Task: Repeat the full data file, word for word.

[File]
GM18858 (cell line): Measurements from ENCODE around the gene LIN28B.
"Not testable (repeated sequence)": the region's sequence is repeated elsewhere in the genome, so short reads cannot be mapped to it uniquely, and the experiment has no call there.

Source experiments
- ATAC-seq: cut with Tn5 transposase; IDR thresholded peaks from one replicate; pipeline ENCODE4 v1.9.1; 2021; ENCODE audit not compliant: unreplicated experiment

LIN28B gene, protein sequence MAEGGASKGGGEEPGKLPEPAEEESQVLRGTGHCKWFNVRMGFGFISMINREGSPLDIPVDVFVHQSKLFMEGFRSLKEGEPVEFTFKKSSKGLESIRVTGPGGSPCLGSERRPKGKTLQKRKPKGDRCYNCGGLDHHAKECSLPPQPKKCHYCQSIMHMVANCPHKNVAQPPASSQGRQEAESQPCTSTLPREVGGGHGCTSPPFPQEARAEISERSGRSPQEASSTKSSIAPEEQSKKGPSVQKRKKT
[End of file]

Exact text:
GM18858 (cell line): Measurements from ENCODE around the gene LIN28B.
"Not testable (repeated sequence)": the region's sequence is repeated elsewhere in the genome, so short reads cannot be mapped to it uniquely, and the experiment has no call there.

Source experiments
- ATAC-seq: cut with Tn5 transposase; IDR thresholded peaks from one replicate; pipeline ENCODE4 v1.9.1; 2021; ENCODE audit not compliant: unreplicated experiment

LIN28B gene, protein sequence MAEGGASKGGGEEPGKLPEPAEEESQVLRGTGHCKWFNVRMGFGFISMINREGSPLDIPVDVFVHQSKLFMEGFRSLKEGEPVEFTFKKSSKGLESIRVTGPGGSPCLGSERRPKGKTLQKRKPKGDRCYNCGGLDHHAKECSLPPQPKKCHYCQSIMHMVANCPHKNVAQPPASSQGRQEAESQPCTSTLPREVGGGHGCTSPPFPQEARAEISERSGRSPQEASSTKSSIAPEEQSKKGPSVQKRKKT